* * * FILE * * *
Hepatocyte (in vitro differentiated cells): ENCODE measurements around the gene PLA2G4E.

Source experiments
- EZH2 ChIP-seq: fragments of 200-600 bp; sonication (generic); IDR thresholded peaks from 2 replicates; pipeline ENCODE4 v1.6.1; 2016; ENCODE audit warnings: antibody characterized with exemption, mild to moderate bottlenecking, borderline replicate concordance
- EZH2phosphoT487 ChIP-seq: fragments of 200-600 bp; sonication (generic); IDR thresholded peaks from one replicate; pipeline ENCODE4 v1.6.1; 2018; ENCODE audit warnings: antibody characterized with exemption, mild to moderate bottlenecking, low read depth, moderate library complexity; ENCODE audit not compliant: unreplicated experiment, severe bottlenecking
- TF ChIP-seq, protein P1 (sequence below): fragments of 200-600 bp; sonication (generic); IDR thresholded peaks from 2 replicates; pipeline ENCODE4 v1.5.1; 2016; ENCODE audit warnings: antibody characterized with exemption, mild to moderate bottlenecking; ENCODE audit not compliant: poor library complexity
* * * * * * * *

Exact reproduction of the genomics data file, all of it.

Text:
Hepatocyte (in vitro differentiated cells): ENCODE measurements around the gene PLA2G4E.

Source experiments
- EZH2 ChIP-seq: fragments of 200-600 bp; sonication (generic); IDR thresholded peaks from 2 replicates; pipeline ENCODE4 v1.6.1; 2016; ENCODE audit warnings: antibody characterized with exemption, mild to moderate bottlenecking, borderline replicate concordance
- EZH2phosphoT487 ChIP-seq: fragments of 200-600 bp; sonication (generic); IDR thresholded peaks from one replicate; pipeline ENCODE4 v1.6.1; 2018; ENCODE audit warnings: antibody characterized with exemption, mild to moderate bottlenecking, low read depth, moderate library complexity; ENCODE audit not compliant: unreplicated experiment, severe bottlenecking
- TF ChIP-seq, protein P1 (sequence below): fragments of 200-600 bp; sonication (generic); IDR thresholded peaks from 2 replicates; pipeline ENCODE4 v1.5.1; 2016; ENCODE audit warnings: antibody characterized with exemption, mild to moderate bottlenecking; ENCODE audit not compliant: poor library complexity